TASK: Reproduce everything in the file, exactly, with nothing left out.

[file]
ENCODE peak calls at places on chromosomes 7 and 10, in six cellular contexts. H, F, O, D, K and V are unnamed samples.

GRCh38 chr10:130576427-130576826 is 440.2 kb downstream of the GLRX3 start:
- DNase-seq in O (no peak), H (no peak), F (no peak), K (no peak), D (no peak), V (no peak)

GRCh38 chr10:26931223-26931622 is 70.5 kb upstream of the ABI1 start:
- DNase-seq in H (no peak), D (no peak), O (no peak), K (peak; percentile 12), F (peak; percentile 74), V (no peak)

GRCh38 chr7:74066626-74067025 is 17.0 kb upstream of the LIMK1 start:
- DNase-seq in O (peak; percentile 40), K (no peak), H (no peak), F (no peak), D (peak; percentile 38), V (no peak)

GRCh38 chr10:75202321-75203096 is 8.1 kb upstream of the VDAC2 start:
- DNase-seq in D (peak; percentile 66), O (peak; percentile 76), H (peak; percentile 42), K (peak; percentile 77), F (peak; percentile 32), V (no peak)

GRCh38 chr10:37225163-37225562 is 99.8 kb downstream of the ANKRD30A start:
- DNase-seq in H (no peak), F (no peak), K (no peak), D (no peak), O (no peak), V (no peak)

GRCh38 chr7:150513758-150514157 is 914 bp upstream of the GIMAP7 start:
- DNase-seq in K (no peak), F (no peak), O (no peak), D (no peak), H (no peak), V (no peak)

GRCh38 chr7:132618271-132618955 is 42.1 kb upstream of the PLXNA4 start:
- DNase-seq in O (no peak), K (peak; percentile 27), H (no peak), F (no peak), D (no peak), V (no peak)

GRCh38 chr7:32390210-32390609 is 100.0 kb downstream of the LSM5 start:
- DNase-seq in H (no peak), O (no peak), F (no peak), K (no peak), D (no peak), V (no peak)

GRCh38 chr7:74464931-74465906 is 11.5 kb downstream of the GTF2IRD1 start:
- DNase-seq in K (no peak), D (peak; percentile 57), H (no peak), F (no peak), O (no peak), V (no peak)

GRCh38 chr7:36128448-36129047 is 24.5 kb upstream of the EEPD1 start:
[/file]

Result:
ENCODE peak calls at places on chromosomes 7 and 10, in six cellular contexts. H, F, O, D, K and V are unnamed samples.

GRCh38 chr10:130576427-130576826 is 440.2 kb downstream of the GLRX3 start:
- DNase-seq in O (no peak), H (no peak), F (no peak), K (no peak), D (no peak), V (no peak)

GRCh38 chr10:26931223-26931622 is 70.5 kb upstream of the ABI1 start:
- DNase-seq in H (no peak), D (no peak), O (no peak), K (peak; percentile 12), F (peak; percentile 74), V (no peak)

GRCh38 chr7:74066626-74067025 is 17.0 kb upstream of the LIMK1 start:
- DNase-seq in O (peak; percentile 40), K (no peak), H (no peak), F (no peak), D (peak; percentile 38), V (no peak)

GRCh38 chr10:75202321-75203096 is 8.1 kb upstream of the VDAC2 start:
- DNase-seq in D (peak; percentile 66), O (peak; percentile 76), H (peak; percentile 42), K (peak; percentile 77), F (peak; percentile 32), V (no peak)

GRCh38 chr10:37225163-37225562 is 99.8 kb downstream of the ANKRD30A start:
- DNase-seq in H (no peak), F (no peak), K (no peak), D (no peak), O (no peak), V (no peak)

GRCh38 chr7:150513758-150514157 is 914 bp upstream of the GIMAP7 start:
- DNase-seq in K (no peak), F (no peak), O (no peak), D (no peak), H (no peak), V (no peak)

GRCh38 chr7:132618271-132618955 is 42.1 kb upstream of the PLXNA4 start:
- DNase-seq in O (no peak), K (peak; percentile 27), H (no peak), F (no peak), D (no peak), V (no peak)

GRCh38 chr7:32390210-32390609 is 100.0 kb downstream of the LSM5 start:
- DNase-seq in H (no peak), O (no peak), F (no peak), K (no peak), D (no peak), V (no peak)

GRCh38 chr7:74464931-74465906 is 11.5 kb downstream of the GTF2IRD1 start:
- DNase-seq in K (no peak), D (peak; percentile 57), H (no peak), F (no peak), O (no peak), V (no peak)

GRCh38 chr7:36128448-36129047 is 24.5 kb upstream of the EEPD1 start: